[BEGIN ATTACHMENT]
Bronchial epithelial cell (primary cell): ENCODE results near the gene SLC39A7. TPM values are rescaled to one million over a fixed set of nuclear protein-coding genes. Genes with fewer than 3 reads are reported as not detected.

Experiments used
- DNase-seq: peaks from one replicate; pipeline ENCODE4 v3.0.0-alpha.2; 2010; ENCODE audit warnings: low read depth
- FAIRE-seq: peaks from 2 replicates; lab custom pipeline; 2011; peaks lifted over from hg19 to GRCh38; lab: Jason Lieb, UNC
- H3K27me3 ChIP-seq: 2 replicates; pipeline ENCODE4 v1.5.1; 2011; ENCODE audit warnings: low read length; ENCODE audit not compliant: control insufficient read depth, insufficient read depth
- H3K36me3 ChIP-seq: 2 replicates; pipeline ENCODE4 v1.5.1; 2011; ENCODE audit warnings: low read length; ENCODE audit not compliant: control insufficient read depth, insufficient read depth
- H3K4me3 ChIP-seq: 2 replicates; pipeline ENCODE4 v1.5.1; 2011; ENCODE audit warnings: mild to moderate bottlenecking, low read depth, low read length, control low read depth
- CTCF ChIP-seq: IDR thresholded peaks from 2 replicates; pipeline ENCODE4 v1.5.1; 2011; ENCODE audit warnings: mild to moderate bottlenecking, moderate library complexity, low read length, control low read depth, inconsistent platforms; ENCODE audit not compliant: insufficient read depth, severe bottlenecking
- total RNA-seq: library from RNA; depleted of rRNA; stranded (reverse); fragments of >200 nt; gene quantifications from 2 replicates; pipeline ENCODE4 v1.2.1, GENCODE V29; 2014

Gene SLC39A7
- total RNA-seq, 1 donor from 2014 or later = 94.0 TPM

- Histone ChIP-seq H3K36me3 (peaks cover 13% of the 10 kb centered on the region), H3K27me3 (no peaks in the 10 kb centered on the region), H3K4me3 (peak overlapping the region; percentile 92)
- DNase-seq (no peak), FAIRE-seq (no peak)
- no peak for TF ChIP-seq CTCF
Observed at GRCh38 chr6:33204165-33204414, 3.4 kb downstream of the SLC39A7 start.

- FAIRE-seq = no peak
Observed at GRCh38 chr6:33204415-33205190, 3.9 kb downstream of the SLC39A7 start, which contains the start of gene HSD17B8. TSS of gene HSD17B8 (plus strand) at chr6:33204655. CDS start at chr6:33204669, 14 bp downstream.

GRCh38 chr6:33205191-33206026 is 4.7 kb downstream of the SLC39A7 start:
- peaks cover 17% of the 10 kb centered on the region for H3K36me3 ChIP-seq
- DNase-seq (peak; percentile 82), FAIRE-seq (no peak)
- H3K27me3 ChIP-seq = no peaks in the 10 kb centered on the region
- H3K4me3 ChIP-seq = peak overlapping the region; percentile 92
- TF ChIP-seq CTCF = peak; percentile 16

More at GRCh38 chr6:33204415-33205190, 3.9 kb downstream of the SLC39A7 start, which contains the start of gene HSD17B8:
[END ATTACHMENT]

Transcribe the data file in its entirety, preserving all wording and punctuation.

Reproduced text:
Bronchial epithelial cell (primary cell): ENCODE results near the gene SLC39A7. TPM values are rescaled to one million over a fixed set of nuclear protein-coding genes. Genes with fewer than 3 reads are reported as not detected.

Experiments used
- DNase-seq: peaks from one replicate; pipeline ENCODE4 v3.0.0-alpha.2; 2010; ENCODE audit warnings: low read depth
- FAIRE-seq: peaks from 2 replicates; lab custom pipeline; 2011; peaks lifted over from hg19 to GRCh38; lab: Jason Lieb, UNC
- H3K27me3 ChIP-seq: 2 replicates; pipeline ENCODE4 v1.5.1; 2011; ENCODE audit warnings: low read length; ENCODE audit not compliant: control insufficient read depth, insufficient read depth
- H3K36me3 ChIP-seq: 2 replicates; pipeline ENCODE4 v1.5.1; 2011; ENCODE audit warnings: low read length; ENCODE audit not compliant: control insufficient read depth, insufficient read depth
- H3K4me3 ChIP-seq: 2 replicates; pipeline ENCODE4 v1.5.1; 2011; ENCODE audit warnings: mild to moderate bottlenecking, low read depth, low read length, control low read depth
- CTCF ChIP-seq: IDR thresholded peaks from 2 replicates; pipeline ENCODE4 v1.5.1; 2011; ENCODE audit warnings: mild to moderate bottlenecking, moderate library complexity, low read length, control low read depth, inconsistent platforms; ENCODE audit not compliant: insufficient read depth, severe bottlenecking
- total RNA-seq: library from RNA; depleted of rRNA; stranded (reverse); fragments of >200 nt; gene quantifications from 2 replicates; pipeline ENCODE4 v1.2.1, GENCODE V29; 2014

Gene SLC39A7
- total RNA-seq, 1 donor from 2014 or later = 94.0 TPM

- Histone ChIP-seq H3K36me3 (peaks cover 13% of the 10 kb centered on the region), H3K27me3 (no peaks in the 10 kb centered on the region), H3K4me3 (peak overlapping the region; percentile 92)
- DNase-seq (no peak), FAIRE-seq (no peak)
- no peak for TF ChIP-seq CTCF
Observed at GRCh38 chr6:33204165-33204414, 3.4 kb downstream of the SLC39A7 start.

- FAIRE-seq = no peak
Observed at GRCh38 chr6:33204415-33205190, 3.9 kb downstream of the SLC39A7 start, which contains the start of gene HSD17B8. TSS of gene HSD17B8 (plus strand) at chr6:33204655. CDS start at chr6:33204669, 14 bp downstream.

GRCh38 chr6:33205191-33206026 is 4.7 kb downstream of the SLC39A7 start:
- peaks cover 17% of the 10 kb centered on the region for H3K36me3 ChIP-seq
- DNase-seq (peak; percentile 82), FAIRE-seq (no peak)
- H3K27me3 ChIP-seq = no peaks in the 10 kb centered on the region
- H3K4me3 ChIP-seq = peak overlapping the region; percentile 92
- TF ChIP-seq CTCF = peak; percentile 16

More at GRCh38 chr6:33204415-33205190, 3.9 kb downstream of the SLC39A7 start, which contains the start of gene HSD17B8: